The defense of former Virginia Gov. Bob McDonnell has always hinged on several key arguments. For example, the more than $165,000 in loans and gifts from businessman Jonnie R. Williams Sr. might have been unseemly — even worthy of an apology to the state — but it wasn’t illegal.
The corruption case against Mr. McDonnell, set to be laid bare in a weekslong trial starting Monday, has also been colored by accusations of prosecutorial overreach and an expansive interpretation of anticorruption statutes from government attorneys who brought the 14-count indictment against Mr. McDonnell and his wife, Maureen, in January.
“Part of the argument the defense is making is these charges are simply the criminalization of normal political activity and that the Supreme Court has said you have to show more than access and influence,” political analyst Bob Holsworth said.
The McDonnells have pleaded not guilty to charges laid out in a 14-count indictment handed up in January, days after Mr. McDonnell left office, saying that Mr. Williams plied the former first family with gifts and loans in exchange for access to peddle his products, most notably a dietary supplement called Anatabloc.
From the start, Mr. McDonnell’s lawyers have argued that federal prosecutors were using an “extralegal” interpretation of state law in order to bring their charges.
They have also drawn on April’s McCutcheon v. Federal Election Commission Supreme Court decision, which voided the overall federal limit on individuals’ campaign contributions, and the landmark 2010 Citizens United decision that lifted restrictions on independent political spending, to suggest the country’s high court has employed a significantly narrower definition of political corruption than was used by prosecutors.
“The governor’s attorneys will seek to conflate campaign financing with the gifts, but his will be a Rubicon to cross: How a Rolex watch could be perceived by a juror as some sort of a campaign donation — a donation, of course, not listed or disclosed as such — beggars the imagination,” said Frank Shafroth, director of George Mason University’s Center for State and Local Government Leadership.
The notion of prosecutorial overreach was also broached in a proposed court filing in April by five former Virginia attorneys general, Democrat and Republican, though the filing was ultimately rejected.
The memo, submitted for the judge’s consideration as a friend of the court brief, said the corruption charges against Mr. McDonnell, a Republican, rely on an “expansive interpretation” of federal law and are alien to any advice they would offer a governor of Virginia. They said such an interpretation creates the possibility of federal prosecution for “normal participation in the democratic process.”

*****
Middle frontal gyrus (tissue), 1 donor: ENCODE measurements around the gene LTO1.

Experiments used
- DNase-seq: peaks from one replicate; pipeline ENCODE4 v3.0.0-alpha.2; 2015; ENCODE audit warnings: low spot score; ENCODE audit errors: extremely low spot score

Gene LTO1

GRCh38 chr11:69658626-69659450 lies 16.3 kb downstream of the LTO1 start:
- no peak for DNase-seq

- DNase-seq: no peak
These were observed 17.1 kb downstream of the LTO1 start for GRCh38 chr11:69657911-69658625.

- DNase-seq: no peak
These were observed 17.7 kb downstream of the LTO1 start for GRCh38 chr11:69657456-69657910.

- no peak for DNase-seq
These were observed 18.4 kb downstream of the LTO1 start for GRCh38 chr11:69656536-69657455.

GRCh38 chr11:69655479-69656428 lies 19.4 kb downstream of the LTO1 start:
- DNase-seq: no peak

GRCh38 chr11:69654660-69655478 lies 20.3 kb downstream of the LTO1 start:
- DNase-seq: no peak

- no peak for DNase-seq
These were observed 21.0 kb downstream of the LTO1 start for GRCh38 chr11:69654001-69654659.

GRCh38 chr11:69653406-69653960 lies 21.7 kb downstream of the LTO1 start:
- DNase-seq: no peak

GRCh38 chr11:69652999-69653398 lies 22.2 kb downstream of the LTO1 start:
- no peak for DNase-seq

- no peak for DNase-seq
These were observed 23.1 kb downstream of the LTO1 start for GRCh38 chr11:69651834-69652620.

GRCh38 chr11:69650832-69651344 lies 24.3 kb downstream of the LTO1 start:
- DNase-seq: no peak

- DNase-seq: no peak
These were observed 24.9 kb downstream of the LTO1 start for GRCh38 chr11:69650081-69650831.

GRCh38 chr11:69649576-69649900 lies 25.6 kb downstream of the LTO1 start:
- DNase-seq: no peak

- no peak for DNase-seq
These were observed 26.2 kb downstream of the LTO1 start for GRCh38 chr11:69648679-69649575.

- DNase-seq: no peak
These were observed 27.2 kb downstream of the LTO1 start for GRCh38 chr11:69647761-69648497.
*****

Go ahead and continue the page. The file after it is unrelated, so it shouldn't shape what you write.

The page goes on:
“There are some people who believe it’s been an overreach on the part of the Justice Department, but they have done this in many places throughout the country — not only at the state level but reaching down to the local level,” said Mr. Holsworth, a former Virginia Commonwealth University professor.
Mr. McDonnell is the first Virginia governor to be formally charged with such a crime, but federal investigators have indeed cast their gaze on the commonwealth more than once in recent years. Former Delegate Phil Hamilton was sentenced to more than nine years in prison after being convicted in 2011 on bribery charges associated with his role in securing a salary for himself at Old Dominion University during the time when he was vice chairman of the House Committee on Appropriations.
More recently, federal investigators have been looking into the sudden resignation of former Democratic state Sen. Phillip P. Puckett, who had been in talks with Republican lawmakers about a job on a tobacco commission and a judgeship for his daughter.
“What seems to be happening is the federal authorities are saying, ‘Despite the relative paucity of Virginia laws that address ethics and corruption, we are taking a hard look at the commonwealth, and we believe that there are practices that have arisen that violate federal statute,’ ” Mr. Holsworth said. “It’s almost as if [they’re saying], ‘Until the commonwealth cleans up its own act, until these political figures clean up their own act, we’re going to continue to be here.’ “
Prosecutors will argue that as the finances of the McDonnells became more and more strained, they turned to Mr. Williams for help, promising him the prestige and association of the governor’s mansion in exchange for more than $165,000 in gifts and loans, including $15,000 for catering at their daughter’s wedding, an engraved $6,500 Rolex watch and a New York City shopping spree.
“The government’s question to the jury would be: Do you believe in a governor to whom access and to whose decisions largesse is critical to both access and power rather than the interests of the people?” Mr. Shafroth said.